Desert Sage column
To the extent daily life resembles what was “normal” six months ago, it is because wage workers are risking their health and even their lives.
During the pandemic they deliver packages, ring up groceries, staff convenience stores and pharmacies; they tend to the sick and injured in hospitals; they provide maintenance and repair, manufacture parts and appliances, harvest and package food; and they pilot the trucks, trains and ships that move goods around.
Writing in labor news outlet The Stand in April, the Teamsters’ Jamie Fleming offered a side-by-side comparison of two food processing plants in the state of Washington — a tale of two workplaces.
One was a Tyson beef processing plant that saw a major outbreak of COVID-19 among its workers yet carried on with production initially before shutting down for two weeks following harsh publicity and community pressure.
Nearby, a facility where workers processed French fries for Lamb Weston responded to its first case of the disease late in March by immediately shutting down, sending its employees home with pay while the plant was sanitized.
Guess which of these two workplaces had a union representing its folks.
“Would they be taking care of us like this if we didn’t have a strong union presence here? I can’t say for sure, but from what’s going on at the nonunion plants around here, I guess not,” Patricia Gilmore, a shop steward at the Lamb Weston plant, commented for The Stand.
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An organized workforce correlates with higher wages, improved benefits and better conditions in the workplace; yet over my lifetime, power has shifted away from workers toward employers as union density wanes.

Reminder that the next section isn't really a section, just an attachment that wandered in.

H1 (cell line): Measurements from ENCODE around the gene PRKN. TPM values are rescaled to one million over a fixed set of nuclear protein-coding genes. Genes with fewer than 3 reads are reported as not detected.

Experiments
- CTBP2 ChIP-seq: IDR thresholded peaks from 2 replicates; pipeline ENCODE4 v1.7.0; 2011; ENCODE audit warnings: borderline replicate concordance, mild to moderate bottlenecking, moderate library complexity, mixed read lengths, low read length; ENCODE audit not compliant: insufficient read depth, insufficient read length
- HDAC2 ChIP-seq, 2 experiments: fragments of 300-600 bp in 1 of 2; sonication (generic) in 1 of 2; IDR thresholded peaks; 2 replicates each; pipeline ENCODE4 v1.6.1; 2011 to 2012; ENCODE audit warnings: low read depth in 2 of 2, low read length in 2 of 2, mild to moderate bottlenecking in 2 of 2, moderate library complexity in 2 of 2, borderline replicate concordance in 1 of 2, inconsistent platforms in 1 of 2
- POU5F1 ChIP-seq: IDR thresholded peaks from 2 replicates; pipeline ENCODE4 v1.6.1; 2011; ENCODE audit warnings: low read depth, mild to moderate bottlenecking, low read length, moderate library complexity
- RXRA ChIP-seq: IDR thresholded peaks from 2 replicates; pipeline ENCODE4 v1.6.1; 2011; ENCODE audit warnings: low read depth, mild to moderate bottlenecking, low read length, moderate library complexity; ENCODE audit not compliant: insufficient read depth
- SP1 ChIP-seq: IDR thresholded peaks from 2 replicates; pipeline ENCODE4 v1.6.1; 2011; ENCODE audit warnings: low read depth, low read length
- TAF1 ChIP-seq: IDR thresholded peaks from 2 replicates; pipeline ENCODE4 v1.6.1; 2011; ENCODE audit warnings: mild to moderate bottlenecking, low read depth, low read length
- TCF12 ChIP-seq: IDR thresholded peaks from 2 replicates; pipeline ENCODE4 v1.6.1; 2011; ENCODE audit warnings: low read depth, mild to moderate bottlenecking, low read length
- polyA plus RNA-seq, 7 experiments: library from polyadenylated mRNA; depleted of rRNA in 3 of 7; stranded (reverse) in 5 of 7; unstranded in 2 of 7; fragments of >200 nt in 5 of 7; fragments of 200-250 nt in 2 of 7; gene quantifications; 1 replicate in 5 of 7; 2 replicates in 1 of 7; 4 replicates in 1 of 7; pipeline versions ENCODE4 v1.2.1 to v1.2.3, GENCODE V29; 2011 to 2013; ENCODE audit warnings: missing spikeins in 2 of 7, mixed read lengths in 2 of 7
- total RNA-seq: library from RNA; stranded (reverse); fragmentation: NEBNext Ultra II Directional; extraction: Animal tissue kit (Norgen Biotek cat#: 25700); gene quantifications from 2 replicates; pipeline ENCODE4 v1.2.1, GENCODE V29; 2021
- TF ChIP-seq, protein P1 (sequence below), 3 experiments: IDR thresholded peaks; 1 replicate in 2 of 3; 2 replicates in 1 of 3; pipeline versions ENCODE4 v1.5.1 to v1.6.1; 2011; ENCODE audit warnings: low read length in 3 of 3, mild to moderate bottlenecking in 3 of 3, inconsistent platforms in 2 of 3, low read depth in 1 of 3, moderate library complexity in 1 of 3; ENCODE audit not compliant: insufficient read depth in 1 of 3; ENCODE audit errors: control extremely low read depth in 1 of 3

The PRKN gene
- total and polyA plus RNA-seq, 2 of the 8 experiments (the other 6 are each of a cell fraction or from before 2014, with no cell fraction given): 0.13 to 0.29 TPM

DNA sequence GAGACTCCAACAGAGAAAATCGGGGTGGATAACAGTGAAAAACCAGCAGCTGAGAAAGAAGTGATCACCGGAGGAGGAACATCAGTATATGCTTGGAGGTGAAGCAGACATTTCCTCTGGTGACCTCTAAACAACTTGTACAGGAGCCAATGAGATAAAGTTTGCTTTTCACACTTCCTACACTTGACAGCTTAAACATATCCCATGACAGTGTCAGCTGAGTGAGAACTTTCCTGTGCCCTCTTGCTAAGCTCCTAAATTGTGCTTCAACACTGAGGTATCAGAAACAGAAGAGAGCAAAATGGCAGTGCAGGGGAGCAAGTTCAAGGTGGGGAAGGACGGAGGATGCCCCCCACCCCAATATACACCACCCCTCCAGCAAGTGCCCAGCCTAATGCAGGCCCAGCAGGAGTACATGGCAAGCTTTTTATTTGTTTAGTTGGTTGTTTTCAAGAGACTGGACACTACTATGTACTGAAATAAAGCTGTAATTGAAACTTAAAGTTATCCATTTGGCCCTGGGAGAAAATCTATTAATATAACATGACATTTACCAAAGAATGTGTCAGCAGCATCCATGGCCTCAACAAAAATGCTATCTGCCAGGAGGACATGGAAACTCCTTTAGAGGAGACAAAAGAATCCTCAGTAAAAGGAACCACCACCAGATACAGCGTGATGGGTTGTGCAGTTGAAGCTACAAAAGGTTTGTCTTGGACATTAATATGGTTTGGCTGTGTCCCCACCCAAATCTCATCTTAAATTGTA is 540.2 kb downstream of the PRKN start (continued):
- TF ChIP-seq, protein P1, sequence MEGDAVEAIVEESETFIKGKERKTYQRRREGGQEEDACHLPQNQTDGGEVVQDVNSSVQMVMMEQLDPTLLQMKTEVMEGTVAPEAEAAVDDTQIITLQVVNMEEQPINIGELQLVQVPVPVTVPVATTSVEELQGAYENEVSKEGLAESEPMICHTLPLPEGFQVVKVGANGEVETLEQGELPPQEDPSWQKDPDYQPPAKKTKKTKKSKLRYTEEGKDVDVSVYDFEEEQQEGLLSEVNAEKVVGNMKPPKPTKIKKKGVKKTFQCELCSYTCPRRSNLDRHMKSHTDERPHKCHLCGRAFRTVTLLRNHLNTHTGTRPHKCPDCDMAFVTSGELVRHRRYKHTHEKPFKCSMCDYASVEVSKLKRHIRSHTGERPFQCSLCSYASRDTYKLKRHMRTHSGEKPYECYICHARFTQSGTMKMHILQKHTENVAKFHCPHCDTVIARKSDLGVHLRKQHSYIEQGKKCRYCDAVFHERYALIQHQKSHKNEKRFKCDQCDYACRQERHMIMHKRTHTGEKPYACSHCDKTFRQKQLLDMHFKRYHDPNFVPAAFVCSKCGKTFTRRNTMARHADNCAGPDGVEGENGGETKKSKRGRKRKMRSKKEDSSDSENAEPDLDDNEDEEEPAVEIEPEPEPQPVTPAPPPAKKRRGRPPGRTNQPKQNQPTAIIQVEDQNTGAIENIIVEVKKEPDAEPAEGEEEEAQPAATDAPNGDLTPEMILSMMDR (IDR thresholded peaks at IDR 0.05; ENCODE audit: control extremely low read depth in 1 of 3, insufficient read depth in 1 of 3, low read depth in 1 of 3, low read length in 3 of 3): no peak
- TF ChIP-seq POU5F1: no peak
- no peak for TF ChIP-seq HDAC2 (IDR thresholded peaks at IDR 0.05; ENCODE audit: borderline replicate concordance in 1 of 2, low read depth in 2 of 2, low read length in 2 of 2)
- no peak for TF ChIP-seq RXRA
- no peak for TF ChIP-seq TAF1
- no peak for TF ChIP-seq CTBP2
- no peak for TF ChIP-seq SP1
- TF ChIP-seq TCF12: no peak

In 2019, the federal Bureau of Labor Statistics reported a mere 6.2 percent of private sector workers belonged to unions. Food prep and serving was among the least represented occupational groups: 3.5 percent of those workers had a union to back them up and help them negotiate with their employers.
Yet 2019 also saw some major work stoppages and important victories for teachers and auto workers among others. This year, the uneven and limited shutdowns mandated to slow the spread of COVID-19 have demonstrated the disruptive power of slowing work.
After World War II, the power to negotiate — and withhold labor — was essential to equalizing distribution of income and improving life under capitalism for wage workers.
The link between the erosion of unions and stagnating wages is consistent, an outcome of a concerted political struggle over the past half-century. Besides wages, workers have seen the cost of their health insurance (which remains a sector for enormous profit) go up while their power to negotiate schedules, safety conditions and other terms has dissipated.
Yet social class is a story about power, not just a paycheck.
Labor teacher and economist Michael Yates, writing in September’s Monthly Review, names several factors hindering efforts at a transformative labor movement: Multiple forms of corruption within unions; a failure to confront racism and male supremacy and explain how these ideologies pit workers against each other; and a “disastrous embrace of labor-management cooperation” which has boosted profits over human welfare and, critically, refused to push for greater worker control of production and distribution.
“Worker education is a dead letter in almost all labor unions,” Yates pronounces.
Given these limitations, he situates unions within a figurative ecosystem of community and political organizations that might empower people to reorganize production and power.
Perhaps, while everyday people are pressured to risk their lives to preserve “normalcy” even as society slides toward autocratic rule, it is a time not for despair but for audacity, to get busy instead of morose, and decide for ourselves for what and whom we risk life and health.
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